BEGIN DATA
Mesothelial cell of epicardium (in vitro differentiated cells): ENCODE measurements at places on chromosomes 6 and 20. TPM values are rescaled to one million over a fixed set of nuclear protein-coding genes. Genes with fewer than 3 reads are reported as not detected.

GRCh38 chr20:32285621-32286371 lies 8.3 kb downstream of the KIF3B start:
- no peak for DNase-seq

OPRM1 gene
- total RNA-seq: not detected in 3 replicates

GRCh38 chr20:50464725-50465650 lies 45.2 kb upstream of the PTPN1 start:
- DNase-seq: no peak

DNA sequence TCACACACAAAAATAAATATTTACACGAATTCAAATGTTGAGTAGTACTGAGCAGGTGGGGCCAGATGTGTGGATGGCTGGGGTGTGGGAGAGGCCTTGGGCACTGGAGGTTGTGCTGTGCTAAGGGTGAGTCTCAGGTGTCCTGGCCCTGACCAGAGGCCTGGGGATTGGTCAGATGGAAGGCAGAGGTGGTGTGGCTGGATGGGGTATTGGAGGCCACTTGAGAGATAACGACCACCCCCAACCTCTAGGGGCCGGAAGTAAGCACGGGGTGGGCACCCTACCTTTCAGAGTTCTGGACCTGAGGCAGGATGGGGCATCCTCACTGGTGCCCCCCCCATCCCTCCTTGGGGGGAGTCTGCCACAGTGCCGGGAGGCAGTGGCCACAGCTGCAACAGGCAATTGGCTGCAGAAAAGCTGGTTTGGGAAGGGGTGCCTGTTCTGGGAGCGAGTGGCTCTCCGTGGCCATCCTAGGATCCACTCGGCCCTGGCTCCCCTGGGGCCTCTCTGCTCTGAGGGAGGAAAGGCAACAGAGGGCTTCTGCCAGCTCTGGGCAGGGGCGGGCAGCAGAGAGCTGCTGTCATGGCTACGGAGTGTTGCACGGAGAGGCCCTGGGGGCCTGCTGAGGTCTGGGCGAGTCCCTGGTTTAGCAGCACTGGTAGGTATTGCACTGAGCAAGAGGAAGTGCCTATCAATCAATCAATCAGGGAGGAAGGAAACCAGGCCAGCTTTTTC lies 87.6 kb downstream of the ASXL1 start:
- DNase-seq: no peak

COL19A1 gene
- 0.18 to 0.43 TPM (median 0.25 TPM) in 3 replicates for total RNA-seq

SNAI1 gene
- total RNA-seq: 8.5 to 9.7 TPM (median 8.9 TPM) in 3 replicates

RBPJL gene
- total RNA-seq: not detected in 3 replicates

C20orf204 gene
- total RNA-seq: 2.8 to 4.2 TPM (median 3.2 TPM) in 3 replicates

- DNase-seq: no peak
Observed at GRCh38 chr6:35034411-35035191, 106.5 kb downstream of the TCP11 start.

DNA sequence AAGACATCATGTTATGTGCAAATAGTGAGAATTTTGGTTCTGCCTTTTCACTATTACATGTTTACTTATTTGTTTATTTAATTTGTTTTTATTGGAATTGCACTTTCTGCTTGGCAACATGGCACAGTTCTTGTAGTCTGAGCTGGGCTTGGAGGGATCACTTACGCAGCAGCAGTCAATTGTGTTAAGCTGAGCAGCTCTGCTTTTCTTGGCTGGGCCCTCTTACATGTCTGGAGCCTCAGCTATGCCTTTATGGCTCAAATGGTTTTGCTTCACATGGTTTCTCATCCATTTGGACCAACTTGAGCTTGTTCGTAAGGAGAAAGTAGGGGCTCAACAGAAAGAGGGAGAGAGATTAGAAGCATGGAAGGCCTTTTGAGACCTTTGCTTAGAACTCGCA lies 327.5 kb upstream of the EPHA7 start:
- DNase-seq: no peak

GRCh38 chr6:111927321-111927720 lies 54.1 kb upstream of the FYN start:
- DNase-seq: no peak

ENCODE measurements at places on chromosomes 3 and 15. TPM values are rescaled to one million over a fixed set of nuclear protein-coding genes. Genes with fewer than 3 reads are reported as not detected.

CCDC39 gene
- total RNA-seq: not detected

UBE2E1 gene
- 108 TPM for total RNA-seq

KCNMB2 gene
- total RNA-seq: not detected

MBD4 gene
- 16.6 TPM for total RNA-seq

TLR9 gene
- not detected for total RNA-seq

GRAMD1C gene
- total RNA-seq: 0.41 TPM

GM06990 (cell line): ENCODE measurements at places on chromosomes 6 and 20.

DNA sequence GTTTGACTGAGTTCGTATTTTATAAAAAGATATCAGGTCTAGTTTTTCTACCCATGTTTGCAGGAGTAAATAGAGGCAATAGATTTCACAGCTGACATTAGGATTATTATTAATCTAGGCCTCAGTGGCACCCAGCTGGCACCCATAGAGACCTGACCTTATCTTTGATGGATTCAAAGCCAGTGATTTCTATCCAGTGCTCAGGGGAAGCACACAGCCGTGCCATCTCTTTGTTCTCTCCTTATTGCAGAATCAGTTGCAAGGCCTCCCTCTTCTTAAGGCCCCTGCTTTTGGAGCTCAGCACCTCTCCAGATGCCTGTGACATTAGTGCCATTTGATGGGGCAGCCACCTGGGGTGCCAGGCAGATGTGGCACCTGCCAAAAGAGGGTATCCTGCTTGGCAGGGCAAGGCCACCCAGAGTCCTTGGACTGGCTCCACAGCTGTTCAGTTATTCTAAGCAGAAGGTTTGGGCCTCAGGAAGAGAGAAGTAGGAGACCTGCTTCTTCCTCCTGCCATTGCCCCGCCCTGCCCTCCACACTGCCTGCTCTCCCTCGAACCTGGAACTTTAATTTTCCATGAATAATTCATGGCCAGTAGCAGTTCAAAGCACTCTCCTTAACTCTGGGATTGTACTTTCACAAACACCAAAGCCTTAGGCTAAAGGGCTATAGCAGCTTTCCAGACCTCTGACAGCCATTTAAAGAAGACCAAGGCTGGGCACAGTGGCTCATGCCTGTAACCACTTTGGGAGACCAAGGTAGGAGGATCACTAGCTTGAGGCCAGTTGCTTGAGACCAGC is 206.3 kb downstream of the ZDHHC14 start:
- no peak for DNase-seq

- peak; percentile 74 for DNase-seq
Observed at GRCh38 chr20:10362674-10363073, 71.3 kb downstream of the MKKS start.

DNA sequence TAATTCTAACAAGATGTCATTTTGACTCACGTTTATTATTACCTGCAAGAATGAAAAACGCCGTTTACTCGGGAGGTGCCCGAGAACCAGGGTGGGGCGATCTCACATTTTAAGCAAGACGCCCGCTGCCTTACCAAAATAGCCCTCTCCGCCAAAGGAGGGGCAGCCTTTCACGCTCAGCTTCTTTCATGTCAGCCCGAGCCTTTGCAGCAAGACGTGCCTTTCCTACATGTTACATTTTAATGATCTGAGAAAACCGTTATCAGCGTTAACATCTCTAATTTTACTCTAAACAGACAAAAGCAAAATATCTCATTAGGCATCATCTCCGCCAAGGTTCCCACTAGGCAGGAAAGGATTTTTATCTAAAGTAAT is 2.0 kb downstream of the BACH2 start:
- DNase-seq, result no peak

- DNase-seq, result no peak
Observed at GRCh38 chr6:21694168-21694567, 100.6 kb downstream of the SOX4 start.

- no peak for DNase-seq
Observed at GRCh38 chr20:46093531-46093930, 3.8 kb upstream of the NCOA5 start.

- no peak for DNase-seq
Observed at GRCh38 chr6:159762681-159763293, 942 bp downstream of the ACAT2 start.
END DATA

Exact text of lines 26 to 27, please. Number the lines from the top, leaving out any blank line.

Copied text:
- total RNA-seq: not detected

UBE2E1 gene